(f) “Source” means any person from whom or any means by or through which news information is received or procured by a newsperson, while engaged as such, regardless of whether such newsperson was requested to hold confidential the identity of such person or means.
(2) Notwithstanding any other provision of law to the contrary and except as provided in subsection (3) of this section, no newsperson shall, without such newsperson’s express consent, be compelled to disclose, be examined concerning refusal to disclose, be subjected to any legal presumption of any kind, or be cited, held in contempt, punished, or subjected to any sanction in any judicial proceedings for refusal to disclose any news information received, observed, procured, processed, prepared, written, or edited by a newsperson, while acting in the capacity of a newsperson; except that the privilege of nondisclosure shall not apply to the following:
(a) News information received at a press conference;
(b) News information which has actually been published or broadcast through a medium of mass communication;
(c) News information based on a newsperson’s personal observation of the commission of a crime if substantially similar news information cannot reasonably be obtained by any other means;
(d) News information based on a newsperson’s personal observation of the commission of a class 1, 2, or 3 felony.
(3) Notwithstanding the privilege of nondisclosure granted in subsection (2) of this section, any party to a proceeding who is otherwise authorized by law to issue or obtain subpoenas may subpoena a newsperson in order to obtain news information by establishing by a preponderance of the evidence, in opposition to a newsperson’s motion to quash such subpoena:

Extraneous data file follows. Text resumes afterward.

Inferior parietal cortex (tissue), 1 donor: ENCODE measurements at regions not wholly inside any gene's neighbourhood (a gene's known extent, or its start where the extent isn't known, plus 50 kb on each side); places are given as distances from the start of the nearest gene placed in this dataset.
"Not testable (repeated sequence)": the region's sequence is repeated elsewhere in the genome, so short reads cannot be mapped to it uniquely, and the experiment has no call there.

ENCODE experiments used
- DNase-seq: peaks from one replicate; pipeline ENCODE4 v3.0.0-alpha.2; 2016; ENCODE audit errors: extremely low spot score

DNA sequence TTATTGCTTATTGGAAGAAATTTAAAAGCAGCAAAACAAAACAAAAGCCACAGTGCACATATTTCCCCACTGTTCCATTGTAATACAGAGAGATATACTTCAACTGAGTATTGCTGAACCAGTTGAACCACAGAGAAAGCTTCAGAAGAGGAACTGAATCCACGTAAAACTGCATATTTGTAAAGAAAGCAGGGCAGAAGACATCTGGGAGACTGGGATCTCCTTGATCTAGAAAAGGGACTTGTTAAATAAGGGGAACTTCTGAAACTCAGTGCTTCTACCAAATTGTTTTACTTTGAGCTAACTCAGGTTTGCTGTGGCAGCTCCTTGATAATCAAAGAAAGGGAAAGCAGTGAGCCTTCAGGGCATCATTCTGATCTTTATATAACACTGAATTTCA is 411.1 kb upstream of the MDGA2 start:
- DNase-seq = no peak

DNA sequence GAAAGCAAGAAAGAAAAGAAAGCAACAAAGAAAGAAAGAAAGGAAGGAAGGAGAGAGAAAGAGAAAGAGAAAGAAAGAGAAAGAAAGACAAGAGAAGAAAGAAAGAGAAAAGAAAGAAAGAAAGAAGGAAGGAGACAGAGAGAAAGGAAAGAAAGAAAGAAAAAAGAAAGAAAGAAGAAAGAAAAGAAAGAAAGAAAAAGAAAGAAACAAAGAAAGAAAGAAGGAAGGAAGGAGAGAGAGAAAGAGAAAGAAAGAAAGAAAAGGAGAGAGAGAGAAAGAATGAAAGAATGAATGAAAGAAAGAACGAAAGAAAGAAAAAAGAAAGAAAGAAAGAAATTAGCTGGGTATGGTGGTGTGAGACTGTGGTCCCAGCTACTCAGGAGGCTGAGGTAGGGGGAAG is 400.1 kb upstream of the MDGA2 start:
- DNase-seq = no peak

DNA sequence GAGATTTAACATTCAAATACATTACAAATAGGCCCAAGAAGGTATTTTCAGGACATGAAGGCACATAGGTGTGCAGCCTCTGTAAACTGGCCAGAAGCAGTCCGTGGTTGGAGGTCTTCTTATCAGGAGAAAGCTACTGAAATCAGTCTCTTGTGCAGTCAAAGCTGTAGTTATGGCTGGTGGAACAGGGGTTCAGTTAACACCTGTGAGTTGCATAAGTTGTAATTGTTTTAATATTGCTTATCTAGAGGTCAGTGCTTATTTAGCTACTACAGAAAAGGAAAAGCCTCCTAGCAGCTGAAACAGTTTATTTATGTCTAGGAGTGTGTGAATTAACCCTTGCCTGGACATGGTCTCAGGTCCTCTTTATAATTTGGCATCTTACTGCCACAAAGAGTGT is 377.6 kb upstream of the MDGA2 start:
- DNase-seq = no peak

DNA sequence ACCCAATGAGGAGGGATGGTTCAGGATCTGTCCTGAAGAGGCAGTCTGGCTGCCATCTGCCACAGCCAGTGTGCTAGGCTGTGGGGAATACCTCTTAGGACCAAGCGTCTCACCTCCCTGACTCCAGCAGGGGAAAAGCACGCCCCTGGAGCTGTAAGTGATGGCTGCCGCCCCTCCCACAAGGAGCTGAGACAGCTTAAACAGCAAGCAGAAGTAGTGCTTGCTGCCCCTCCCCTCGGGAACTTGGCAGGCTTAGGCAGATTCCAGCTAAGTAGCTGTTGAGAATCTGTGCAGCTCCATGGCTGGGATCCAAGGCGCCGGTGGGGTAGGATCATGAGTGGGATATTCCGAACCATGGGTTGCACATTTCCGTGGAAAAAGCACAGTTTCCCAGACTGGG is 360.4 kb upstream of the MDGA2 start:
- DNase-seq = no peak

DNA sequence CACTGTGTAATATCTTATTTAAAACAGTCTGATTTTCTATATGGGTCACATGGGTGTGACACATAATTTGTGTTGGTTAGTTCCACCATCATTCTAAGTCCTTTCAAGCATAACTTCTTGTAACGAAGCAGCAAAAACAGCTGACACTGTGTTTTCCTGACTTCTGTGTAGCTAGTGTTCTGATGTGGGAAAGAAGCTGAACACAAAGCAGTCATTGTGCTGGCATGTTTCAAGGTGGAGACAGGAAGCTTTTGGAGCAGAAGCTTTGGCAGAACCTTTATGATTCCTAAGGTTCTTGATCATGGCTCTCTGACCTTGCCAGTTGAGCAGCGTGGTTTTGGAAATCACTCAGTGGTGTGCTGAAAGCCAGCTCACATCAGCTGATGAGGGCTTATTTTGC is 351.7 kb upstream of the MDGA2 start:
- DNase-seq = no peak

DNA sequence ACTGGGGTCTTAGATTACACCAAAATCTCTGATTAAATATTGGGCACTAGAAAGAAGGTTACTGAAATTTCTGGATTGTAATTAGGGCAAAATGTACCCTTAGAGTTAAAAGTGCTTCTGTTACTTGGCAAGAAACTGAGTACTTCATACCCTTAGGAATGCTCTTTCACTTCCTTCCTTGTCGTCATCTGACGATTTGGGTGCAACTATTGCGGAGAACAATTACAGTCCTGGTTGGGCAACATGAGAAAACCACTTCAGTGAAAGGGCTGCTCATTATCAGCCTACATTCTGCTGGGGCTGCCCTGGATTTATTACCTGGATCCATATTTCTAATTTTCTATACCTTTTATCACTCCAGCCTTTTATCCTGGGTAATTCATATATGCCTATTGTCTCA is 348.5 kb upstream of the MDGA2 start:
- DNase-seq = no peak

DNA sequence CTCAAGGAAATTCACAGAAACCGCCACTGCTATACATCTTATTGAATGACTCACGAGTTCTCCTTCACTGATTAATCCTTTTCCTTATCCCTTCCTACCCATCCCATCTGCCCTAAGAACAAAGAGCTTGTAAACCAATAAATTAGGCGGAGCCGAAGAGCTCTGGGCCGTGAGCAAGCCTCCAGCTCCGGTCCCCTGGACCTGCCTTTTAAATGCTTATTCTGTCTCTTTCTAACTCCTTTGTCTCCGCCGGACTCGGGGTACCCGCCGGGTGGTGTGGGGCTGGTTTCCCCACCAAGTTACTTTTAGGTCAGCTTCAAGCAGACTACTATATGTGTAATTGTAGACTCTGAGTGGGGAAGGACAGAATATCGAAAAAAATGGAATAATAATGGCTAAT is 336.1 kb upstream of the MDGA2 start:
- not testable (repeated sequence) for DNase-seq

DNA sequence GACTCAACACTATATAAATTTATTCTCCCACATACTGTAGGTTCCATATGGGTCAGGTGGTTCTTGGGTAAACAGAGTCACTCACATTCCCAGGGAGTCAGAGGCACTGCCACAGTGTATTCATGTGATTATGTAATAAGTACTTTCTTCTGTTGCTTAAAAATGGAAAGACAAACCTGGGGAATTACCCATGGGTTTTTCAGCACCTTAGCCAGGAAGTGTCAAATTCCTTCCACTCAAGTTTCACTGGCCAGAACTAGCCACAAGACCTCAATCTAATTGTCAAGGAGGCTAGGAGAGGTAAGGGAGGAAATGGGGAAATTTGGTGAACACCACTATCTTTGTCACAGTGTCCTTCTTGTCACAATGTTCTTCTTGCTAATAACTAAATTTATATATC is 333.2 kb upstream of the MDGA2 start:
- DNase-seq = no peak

(a) That the news information is directly relevant to a substantial issue involved in the proceeding;
(b) That the news information cannot be obtained by any other reasonable means; and
(c) That a strong interest of the party seeking to subpoena the newsperson outweighs the interests under the first amendment to the United States constitution of such newsperson in not responding to a subpoena and of the general public in receiving news information.
(4) The privilege of nondisclosure established by subsection (2) of this section may be waived only by the voluntary testimony or disclosure of a newsperson that directly addresses the news information or identifies the source of such news information sought. A publication or broadcast of a news report through the mass media concerning the subject area of the news information sought, but which does not directly address the specific news information sought, shall not be deemed a waiver of the privilege of nondisclosure as to such specific news information.
(5) In any trial to a jury in an action in which a newsperson is a party as a result of such person’s activities as a newsperson and in which the newsperson has invoked the privilege created by subsection (2) of this section, the jury shall be neither informed nor allowed to learn that such newsperson invoked such privilege or has thereby declined to disclose any news information.
(6) Nothing in this section shall preclude the issuance of a search warrant in compliance with the federal “Privacy Protection Act of 1980”, 42 U.S.C. sec. 2000aa.